On a bi-weekly basis, the Center for Automotive Research (CAR) welcomes our audience to decompress with our President and CEO, Alan Amici. This week we are joined by a special guest, Tyler Harp, Industry Analyst at CAR. Tyler covers and shares his thoughts on the latest Hot Topics happening in the automotive industry. If you would like to receive this bi-weekly insight into critical industry issues you and your organization are facing, sign up for our mailing list here to get Hot Topics sent directly to your inbox.


Impacts of Battery Woes:


Tyler’s thoughts:

In the rush to adopt EVs, governments and automakers are setting aspirational goals such as the Biden administration’s 50% sales share by 2030 and GM’s 1,000,000 annual production capacity by 2025. It is good to aim high, yet in reading many goals, you will see an asterisk stating, “subject to actual future renewable energy generation” or “subject to availability of raw materials.” Battery materials still pose a significant hurdle to widespread EV availability with the potential to evolve into a supply chain bottleneck if unable to keep pace with demand.

In addition, governments have imposed regulations that could add more hurdles. The 40% critical mineral and 50% battery component sourcing requirements for EV tax credits in the US are having the desired effect of stimulating investment in local manufacturing. However, this comes at the potential cost of slower EV adoption – a price that may grow as requirements become stricter in coming years. Across the ocean, the UK-EU post-Brexit rules set to kick in 2024 will only hinder both UK and EU auto industries as they ramp up EV and battery production. Perhaps the EU is less so at the expense of the UK.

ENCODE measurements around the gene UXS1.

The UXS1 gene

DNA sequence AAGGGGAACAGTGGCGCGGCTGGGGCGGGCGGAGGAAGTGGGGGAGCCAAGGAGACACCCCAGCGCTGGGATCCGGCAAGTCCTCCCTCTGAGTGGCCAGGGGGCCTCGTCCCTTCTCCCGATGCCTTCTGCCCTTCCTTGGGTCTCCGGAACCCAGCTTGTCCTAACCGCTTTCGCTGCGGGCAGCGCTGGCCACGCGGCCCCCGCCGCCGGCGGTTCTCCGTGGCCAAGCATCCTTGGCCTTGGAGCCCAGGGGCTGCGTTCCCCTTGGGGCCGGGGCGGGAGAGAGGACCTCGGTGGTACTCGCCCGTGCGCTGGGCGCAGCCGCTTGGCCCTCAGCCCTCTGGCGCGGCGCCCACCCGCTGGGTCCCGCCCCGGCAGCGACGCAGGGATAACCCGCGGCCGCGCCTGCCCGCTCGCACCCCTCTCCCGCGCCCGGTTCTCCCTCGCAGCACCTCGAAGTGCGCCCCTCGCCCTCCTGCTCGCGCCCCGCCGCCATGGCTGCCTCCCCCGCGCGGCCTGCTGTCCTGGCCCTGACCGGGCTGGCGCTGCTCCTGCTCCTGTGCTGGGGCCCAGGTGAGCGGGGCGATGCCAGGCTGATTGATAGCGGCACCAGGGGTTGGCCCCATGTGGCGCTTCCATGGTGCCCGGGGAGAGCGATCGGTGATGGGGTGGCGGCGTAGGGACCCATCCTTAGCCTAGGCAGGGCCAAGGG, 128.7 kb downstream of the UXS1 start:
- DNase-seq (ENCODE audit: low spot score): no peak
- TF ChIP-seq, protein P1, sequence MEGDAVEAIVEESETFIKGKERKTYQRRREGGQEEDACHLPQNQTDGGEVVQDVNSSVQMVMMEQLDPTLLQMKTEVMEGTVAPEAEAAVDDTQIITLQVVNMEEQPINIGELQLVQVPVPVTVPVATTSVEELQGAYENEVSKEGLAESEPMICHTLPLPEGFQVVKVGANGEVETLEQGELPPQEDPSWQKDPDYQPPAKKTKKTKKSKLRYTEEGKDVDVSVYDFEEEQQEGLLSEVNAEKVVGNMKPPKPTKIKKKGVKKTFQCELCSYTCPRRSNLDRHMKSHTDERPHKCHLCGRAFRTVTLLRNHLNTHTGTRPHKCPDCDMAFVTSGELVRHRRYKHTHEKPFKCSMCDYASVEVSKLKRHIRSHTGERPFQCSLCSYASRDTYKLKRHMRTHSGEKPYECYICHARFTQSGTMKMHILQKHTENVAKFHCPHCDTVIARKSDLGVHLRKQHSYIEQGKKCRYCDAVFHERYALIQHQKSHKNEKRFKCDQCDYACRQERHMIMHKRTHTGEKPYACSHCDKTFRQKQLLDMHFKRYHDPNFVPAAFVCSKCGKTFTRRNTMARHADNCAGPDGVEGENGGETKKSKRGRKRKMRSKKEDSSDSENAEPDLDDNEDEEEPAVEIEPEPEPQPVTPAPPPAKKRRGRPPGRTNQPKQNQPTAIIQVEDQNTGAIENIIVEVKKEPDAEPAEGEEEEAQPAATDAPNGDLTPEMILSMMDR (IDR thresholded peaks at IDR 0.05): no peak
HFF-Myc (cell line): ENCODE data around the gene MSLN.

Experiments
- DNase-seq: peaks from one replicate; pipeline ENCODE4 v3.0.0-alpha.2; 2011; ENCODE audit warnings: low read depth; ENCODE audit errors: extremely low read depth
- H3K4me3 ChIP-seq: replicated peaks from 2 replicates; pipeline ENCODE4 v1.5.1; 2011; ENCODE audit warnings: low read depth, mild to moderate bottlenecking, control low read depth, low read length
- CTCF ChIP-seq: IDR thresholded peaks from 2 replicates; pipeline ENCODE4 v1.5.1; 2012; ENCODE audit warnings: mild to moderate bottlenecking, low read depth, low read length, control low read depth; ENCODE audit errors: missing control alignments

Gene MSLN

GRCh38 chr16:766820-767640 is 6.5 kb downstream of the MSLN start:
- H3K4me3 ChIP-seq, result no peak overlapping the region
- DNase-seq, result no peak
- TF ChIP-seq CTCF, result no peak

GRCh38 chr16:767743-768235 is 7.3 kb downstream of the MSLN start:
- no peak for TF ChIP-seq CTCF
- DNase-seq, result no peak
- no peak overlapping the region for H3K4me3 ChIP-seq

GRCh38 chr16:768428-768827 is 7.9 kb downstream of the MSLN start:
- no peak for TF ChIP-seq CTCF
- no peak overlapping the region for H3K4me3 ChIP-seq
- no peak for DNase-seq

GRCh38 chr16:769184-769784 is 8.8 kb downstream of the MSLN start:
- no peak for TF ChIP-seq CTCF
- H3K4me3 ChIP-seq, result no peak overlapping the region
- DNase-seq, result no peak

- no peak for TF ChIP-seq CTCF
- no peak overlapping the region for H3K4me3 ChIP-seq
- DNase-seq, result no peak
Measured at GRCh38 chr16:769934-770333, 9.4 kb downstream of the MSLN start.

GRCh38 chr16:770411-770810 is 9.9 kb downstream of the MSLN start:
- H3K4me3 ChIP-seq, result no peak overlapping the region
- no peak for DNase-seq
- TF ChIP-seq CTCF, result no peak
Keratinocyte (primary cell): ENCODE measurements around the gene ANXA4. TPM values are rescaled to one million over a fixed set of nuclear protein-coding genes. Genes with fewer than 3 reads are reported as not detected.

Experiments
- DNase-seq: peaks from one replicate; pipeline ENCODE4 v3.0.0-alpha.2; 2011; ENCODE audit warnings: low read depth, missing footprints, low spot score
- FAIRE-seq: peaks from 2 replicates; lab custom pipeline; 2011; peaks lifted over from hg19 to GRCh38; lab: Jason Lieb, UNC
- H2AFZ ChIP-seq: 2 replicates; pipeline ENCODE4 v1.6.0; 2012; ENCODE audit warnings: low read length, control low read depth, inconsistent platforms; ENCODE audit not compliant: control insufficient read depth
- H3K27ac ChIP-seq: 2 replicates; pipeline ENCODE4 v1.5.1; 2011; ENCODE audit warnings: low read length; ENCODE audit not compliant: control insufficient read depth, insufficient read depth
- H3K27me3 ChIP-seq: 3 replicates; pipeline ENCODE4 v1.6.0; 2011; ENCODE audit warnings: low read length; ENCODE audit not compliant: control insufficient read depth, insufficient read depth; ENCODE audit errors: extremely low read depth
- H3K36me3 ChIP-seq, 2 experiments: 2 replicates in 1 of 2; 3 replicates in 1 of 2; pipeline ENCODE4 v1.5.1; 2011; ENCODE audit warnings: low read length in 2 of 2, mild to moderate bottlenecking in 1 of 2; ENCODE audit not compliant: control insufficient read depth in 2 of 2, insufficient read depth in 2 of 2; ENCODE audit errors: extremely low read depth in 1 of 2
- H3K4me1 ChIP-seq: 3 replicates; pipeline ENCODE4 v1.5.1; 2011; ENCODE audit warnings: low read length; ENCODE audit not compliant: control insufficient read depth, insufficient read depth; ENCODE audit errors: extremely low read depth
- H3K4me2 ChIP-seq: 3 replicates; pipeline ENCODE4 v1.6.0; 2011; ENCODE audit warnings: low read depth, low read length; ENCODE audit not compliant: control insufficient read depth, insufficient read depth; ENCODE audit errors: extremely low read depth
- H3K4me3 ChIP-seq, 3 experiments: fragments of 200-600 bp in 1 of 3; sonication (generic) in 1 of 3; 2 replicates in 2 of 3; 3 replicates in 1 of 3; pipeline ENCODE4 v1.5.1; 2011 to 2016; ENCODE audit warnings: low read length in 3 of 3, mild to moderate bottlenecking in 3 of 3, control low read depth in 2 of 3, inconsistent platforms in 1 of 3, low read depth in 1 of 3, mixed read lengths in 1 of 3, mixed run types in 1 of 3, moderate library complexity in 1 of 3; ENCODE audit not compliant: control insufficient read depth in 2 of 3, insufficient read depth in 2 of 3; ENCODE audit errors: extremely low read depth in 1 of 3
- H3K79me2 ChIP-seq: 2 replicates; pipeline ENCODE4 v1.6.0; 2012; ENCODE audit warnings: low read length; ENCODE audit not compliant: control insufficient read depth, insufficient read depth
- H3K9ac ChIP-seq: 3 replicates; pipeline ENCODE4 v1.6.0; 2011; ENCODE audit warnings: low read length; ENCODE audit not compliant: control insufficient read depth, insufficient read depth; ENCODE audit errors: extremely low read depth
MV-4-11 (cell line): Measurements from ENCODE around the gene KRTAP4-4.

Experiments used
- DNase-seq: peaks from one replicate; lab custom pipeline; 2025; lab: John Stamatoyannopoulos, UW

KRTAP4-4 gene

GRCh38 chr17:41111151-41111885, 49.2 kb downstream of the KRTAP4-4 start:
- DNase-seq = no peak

Economic and Supply Chain Impacts:


Tyler’s thoughts:

A lot is weighing on the minds of both consumers and producers: inflation and high-interest rates increasing borrowing costs, volatile car prices as supply chain issues unwind, OEMs slashing prices for a competitive edge, and a recession hovering six months away for over a year.

Amid this economic uncertainty, OEMs have been doing well. Benefitting from shortage-fueled high vehicle prices, automakers will continue to benefit from a backlog of demand even as supply chain shortages ease. States with a strong automotive presence and those in the emerging “battery belt” may be buoyed against pending economic slowdown because of this pent-up demand.

However, turbulent times lay ahead. Sales are recovering as supply chains mend, and as EVs take a broader share of the market, OEMs are jostling to secure a larger slice of the pie. This will drag down profit margins automakers see now and may impact demand: cost-conscious customers seeing potential price wars flare up will likely delay purchases.


Can we hold onto ICE:


Tyler’s thoughts:

As the world scrambles to avoid or at least lessen a looming climate crisis, vehicle emissions are a necessary problem to tackle. But should we dump all our eggs into the BEV basket? There is certainly a case to be made for hybrids and alternative e-fuels. Hybrids demand less rare earth minerals, so in the short term there is more bang for your buck in the fight against emissions. In this fight every bit helps, and e-fuels have the potential to help “green” the current car parc and benefit from the same infrastructure advantages as gasoline.  

The problem: e-fuels may be a far-off solution to a present-term need. There is still a way to go before synthetic e-fuels are viable at scale, and BEVs are here now, albeit supply constrained. While they may provide a stopgap until battery supply chain kinks and lacking infrastructure get worked out, these alternatives must not delay the adoption of electric vehicles. And while forcing EVs on people may make them hold on to their ICE cars longer, promising they will still be able to use them undoubtedly will. 



Carla Bailo

Tyler Harp

Industry Analyst

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